A common argument against cultural appropriation I often here is that the individual’s intentions don’t matter. If people are offended by something, then you can’t question that. I understand and agree with that idea. You shouldn’t be insensitive or deliberately offensive to other cultures or identities. But if somebody’s individual intention doesn’t matter, then how is that they, individually, are morally responsible for the atrocities committed by their ancestors if they just don’t know better?

    Also, I often here people say that white people should stick to their own culture and heritage. But I find so much wrong with that. For starters, I know of no groups who more strongly believe that white people should stick their own culture than neo-Nazis, the Tea Party, the KKK, etc. I am also baffled by what “white culture” even means. I grew up in America. All of my ancestors were white immigrants. I’m at least a mixture of French, English, Scottish, Irish, and Swedish, plus who knows what else. What am I supposed to do? Confine by life to river dancing, cheese, and reading about Norse mythology? That said, I don’t feel like I’m any of those ethnic groups. I am an American who grew up with the World Wide Web. My country is only 300 years old, and my particular culture within America even younger. Not to mention, America is a melting pot of cultures, so it seems impossible to define “American culture,” let alone “white culture” (“white culture” itself being an expression that erases countless ethnic, linguistic, and class divides). I don’t feel like I have a heritage, so what can I do that isn’t appropriative to somebody?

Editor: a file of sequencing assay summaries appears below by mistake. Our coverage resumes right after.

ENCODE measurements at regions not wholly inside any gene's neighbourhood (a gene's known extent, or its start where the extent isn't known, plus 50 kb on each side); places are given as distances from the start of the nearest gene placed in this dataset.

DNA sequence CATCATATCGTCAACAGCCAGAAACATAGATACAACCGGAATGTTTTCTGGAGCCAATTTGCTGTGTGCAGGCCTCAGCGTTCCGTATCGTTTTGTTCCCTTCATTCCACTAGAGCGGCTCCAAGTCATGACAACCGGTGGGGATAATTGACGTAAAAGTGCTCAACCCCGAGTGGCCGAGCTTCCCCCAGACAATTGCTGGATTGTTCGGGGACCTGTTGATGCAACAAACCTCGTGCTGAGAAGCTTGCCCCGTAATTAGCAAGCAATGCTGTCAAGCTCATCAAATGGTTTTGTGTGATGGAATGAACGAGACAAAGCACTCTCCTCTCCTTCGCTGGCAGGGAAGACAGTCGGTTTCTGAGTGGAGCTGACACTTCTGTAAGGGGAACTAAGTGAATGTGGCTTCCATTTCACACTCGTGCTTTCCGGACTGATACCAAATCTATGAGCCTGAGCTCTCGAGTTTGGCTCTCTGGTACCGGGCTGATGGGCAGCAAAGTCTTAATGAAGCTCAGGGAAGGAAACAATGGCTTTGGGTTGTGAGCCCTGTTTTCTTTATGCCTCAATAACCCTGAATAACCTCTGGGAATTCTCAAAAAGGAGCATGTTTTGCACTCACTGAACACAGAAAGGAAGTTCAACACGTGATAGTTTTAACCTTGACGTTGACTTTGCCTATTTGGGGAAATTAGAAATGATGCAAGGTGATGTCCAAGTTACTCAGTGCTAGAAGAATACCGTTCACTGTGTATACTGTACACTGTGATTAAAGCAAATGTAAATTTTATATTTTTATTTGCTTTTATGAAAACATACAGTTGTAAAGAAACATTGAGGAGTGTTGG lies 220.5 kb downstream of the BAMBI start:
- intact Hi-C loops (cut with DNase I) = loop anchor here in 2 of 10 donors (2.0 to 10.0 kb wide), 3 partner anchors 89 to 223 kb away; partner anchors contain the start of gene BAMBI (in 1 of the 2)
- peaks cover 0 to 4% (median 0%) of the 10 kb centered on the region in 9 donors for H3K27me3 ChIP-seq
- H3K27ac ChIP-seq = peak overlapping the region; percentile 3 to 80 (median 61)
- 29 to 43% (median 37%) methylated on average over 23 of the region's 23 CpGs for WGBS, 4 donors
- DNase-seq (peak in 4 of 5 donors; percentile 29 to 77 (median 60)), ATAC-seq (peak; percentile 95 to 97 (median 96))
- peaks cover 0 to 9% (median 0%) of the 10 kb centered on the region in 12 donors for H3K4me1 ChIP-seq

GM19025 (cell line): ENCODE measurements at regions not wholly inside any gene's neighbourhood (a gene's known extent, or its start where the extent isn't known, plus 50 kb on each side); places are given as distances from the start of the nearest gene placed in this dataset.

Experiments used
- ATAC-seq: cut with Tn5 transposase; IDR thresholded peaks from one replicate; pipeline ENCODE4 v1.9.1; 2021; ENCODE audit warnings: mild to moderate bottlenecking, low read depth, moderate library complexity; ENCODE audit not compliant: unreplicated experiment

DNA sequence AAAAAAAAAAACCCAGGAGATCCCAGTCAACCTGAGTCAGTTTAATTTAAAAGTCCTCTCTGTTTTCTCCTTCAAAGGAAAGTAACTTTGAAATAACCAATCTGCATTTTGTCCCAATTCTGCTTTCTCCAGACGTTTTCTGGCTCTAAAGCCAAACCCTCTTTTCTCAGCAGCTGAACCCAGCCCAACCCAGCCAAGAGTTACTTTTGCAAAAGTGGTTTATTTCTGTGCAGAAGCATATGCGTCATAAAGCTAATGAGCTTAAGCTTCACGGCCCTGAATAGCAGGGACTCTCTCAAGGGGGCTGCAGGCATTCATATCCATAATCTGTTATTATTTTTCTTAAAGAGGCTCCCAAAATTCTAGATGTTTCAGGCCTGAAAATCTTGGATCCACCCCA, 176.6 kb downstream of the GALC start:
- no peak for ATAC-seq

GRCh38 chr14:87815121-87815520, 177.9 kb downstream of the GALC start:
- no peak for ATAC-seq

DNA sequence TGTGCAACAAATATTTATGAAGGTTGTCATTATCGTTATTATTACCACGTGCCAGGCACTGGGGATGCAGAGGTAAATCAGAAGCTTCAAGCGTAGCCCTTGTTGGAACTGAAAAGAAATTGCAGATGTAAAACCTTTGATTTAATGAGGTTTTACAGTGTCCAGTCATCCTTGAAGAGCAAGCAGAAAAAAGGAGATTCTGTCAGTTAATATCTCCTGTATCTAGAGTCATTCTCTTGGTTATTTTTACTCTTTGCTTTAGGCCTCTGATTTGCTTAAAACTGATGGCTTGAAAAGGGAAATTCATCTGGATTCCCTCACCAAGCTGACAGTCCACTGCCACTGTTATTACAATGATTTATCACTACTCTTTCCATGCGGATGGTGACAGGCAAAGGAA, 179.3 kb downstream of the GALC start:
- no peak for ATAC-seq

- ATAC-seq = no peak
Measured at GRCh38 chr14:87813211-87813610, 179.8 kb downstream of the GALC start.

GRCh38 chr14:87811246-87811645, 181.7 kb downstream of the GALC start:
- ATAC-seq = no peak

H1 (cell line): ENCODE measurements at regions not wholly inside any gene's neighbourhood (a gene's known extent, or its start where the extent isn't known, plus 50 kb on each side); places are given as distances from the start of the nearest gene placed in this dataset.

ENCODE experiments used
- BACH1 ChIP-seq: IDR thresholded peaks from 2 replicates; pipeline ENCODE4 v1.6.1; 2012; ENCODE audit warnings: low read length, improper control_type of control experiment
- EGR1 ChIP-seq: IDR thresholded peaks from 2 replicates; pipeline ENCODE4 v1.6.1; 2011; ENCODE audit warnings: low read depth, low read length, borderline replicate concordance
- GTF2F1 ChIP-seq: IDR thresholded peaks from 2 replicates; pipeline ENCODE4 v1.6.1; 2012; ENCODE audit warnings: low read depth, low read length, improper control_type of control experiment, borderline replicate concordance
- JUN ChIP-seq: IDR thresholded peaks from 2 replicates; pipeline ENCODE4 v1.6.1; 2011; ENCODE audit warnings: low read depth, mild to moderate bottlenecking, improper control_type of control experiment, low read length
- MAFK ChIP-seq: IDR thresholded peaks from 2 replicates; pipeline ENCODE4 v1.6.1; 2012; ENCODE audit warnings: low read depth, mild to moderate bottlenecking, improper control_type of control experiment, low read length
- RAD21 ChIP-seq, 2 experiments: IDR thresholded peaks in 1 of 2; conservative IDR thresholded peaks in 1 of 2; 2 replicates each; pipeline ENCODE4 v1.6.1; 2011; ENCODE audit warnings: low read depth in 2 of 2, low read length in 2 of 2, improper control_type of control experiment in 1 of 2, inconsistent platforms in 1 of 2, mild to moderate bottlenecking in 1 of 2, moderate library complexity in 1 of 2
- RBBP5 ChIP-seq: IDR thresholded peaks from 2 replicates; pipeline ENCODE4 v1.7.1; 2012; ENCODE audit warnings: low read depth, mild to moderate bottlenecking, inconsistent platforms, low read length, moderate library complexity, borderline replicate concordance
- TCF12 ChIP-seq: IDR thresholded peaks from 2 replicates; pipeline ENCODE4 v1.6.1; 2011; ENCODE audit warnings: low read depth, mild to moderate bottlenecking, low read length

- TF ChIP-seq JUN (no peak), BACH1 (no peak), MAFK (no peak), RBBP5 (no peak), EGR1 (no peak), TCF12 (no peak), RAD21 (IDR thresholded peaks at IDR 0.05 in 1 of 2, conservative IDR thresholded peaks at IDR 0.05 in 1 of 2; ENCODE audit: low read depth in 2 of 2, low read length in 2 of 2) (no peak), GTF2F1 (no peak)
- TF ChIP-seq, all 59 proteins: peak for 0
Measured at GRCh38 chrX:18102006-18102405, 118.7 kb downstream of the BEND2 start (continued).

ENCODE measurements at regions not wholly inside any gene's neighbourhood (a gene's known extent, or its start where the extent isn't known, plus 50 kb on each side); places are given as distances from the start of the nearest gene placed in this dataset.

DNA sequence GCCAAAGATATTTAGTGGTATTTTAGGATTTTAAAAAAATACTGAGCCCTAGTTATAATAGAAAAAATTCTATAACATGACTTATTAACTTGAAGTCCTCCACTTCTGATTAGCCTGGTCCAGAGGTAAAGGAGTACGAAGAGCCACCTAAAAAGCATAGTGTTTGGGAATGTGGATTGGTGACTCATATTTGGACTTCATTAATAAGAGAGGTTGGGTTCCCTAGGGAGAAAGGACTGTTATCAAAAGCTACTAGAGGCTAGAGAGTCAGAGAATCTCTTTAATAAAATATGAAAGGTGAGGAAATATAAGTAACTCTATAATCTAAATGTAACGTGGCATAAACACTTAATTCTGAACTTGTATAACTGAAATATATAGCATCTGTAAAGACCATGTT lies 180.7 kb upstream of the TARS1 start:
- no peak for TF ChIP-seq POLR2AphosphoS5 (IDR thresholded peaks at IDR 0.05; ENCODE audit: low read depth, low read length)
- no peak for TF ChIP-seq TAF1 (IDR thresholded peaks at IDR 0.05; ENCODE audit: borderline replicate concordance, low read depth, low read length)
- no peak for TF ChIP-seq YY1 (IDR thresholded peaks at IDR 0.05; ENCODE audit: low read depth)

All in all, talking about cultural appropriation and what’s bad about it is important. But at some point, we have to take what we’ve learned from it and move on to newer, bigger, understandings of oppression and inequality, and especially how to fight oppression and inequality. Too often anger about cultural appropriation becomes stagnant and more about petty, personal grievances, not to mention social status within social justice communities. In short, it seems to risk keeping people’s attention focused not only on symptoms of inequality and oppression, but on their own egos, rather than the underlying social institutions that make this inequality and oppression possible.